The Quick Opinion:
Velocity is down, the ball is up, and the control is gone. But 2011 wasn't as bad as it seemed, and the question you have to ask is if 2012 was the end or an aberration. I'm willing to take a flyer on it being the latter.
In 2010, I mocked a fellow fantasy owner for overvaluing Ubaldo Jimenez. The looked like a well-deserved mocking when Jimenez's value fell off a cliff in 2011 and 2012. 2011 seemed like it might have been more bad luck (his FIP was still solid) than anything, but 2012 was a disaster. His strikeouts dropped, his walks spiked, he spent his first full season outside Coors Field and his home run per fly ball rate went up to a new career high. Then, in 2013, the pitcher who had always been fastball-forward decreased the usage on that pitch and his curveball and put more focus on his slider and his new splitter. His swinging strike rate rebounded as did the strikeouts, and by the second half of the year, Ubaldo was the ace the Indians gave up so much to acquire. There will be concerns about his future going forward, as their should be, but there is nothing in his 2013 that looks unrepeatable or concerning. The biggest question I have is where he'll land. He needs to keep the ball in the park to limit the damage from his still-high walk rates, and a good pitching coach who can help keep his mechanics in-line likely wouldn't hurt either. Regardless, the Big U may not be the guy he was at his peak, but he is an extremely talented pitcher and well worth your focus in fantasy. (
The Quick Opinion:
The 2013 resurgence from Ubaldo Jimenez comes from a shift in pitch usage, increased control, and a decreasing home run per fly ball rate, all of which look like potentially sustainable improvements. He is probably never going to relive the heady days of 2010, but to be a valuable fantasy asset, he doesn't have to.
In 2013, Jimenez briefly rekindled hopes that he hadn’t completely lost the all-star touch of his Rockies heyday, compiling 3.3 wins above replacement and pitching well enough to convince the Orioles to hand him a four-year, $50 million contract over the offseason. By August, he had been
demoted to the bullpen
. Think the Orioles regret that signing? Jimenez’s control, which has always been an issue for him, completely went off the rails in 2014, as his walk rate soared to 13.9%, highest among hurlers who pitched at least 120 innings. Meanwhile, his four-seam fastball’s average velocity lost nearly a mile and a half from 2013, and his swinging strike rate plunged two full percentage points, all of which contributed to a plunge in his strikeout rate. And judging by his FIP, xFIP and SIERA, Jimenez deserved every bit of his 4.81 ERA. Jimenez, 31, still managed to punch out hitters at an above-average rate in 2014, and he had cratered similarly in 2012 before his solid 2013 campaign. But his role in Baltimore is unclear given the team’s crowded rotation, and fantasy owners should rightly be frightened by his inconsistency. (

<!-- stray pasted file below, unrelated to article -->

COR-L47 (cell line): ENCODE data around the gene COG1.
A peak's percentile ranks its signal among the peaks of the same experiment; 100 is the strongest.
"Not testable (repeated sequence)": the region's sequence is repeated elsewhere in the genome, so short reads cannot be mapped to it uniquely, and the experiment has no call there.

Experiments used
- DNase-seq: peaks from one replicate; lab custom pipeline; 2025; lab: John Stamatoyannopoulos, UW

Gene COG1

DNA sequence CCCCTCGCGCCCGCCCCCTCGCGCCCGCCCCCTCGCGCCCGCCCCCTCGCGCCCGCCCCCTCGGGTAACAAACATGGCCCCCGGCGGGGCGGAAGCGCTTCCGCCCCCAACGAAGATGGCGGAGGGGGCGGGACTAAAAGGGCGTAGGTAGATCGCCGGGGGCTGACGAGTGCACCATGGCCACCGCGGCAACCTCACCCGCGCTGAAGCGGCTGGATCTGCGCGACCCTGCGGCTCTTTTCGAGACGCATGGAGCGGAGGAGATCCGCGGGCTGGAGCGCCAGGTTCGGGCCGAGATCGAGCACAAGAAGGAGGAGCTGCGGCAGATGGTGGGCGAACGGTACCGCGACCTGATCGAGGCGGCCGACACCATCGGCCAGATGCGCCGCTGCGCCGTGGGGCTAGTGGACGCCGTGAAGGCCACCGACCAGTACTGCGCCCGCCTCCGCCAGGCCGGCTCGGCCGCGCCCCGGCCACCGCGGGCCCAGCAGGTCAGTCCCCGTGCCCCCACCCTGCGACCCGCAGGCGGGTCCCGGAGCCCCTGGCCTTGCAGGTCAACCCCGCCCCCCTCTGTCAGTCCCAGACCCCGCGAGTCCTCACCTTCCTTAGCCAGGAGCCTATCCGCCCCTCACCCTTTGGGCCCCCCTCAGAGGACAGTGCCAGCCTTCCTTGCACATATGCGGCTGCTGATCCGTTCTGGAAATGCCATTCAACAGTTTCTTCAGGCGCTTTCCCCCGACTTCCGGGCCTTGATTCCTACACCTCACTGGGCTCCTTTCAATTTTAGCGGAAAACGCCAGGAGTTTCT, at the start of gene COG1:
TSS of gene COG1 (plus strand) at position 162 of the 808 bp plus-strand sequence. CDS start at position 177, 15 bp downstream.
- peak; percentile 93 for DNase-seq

Karl de Vries
The Quick Opinion:
Jimenez’s fantasy value rests on the extent to which he can generate strikeouts, and if the velocity drop and subsequent decrease in his ability to miss bats are real, the Dominican is no more than a deep mixed-league option for 2015.
Ubaldo Jimenez's second campaign with the Orioles went much better than his first, as he made 32 starts last year and managed a 4.11 ERA, good for a 101 park and league adjusted ERA. To put that in perspective, he has only bested that mark once (115, 2013) since '10: his last full year with Colorado, when he finished third in Cy Young voting. Even if he is no longer the pitcher he once was, Ubaldo proved that he can still provide value in the Baltimore rotation. The Dominican native posted a walk rate (3.33 walks per nine) well below his career mark (4.08) while his 8.22 strikeouts per nine were right in line with his career numbers, resulting in the best strikeout per walk rate (2.47) he has ever managed. That by no means makes Jimenez a control artist, but bringing his free passes down clearly paid immediate dividends. Additionally, his .309 batting average on balls in play last year was well above his career norm (.294) and even the mark in his troublesome '14 campaign (.289), which suggests he did not exactly luck his way into preventing runs. As for next year, the 32-year-old Jimenez will anchor the Baltimore rotation with his good-not-great strikeout rate and seemingly improved control. Fantasy owners should expect plenty of innings and not too much upside, but he definitely still has the potential to contribute in deeper formats. (Dylan Higgins)
The Quick Opinion:
Although he did not come close to returning to his old self, Jimenez still bounced back a bit last year with improved control and resulting improved run prevention. The veteran is unlikely to ever become an ace again, but his durability means he can pile up some wins and strikeouts with moderate ratios as a later-round pick.
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Updated: Monday, February 27, 2017 3:33 AM ET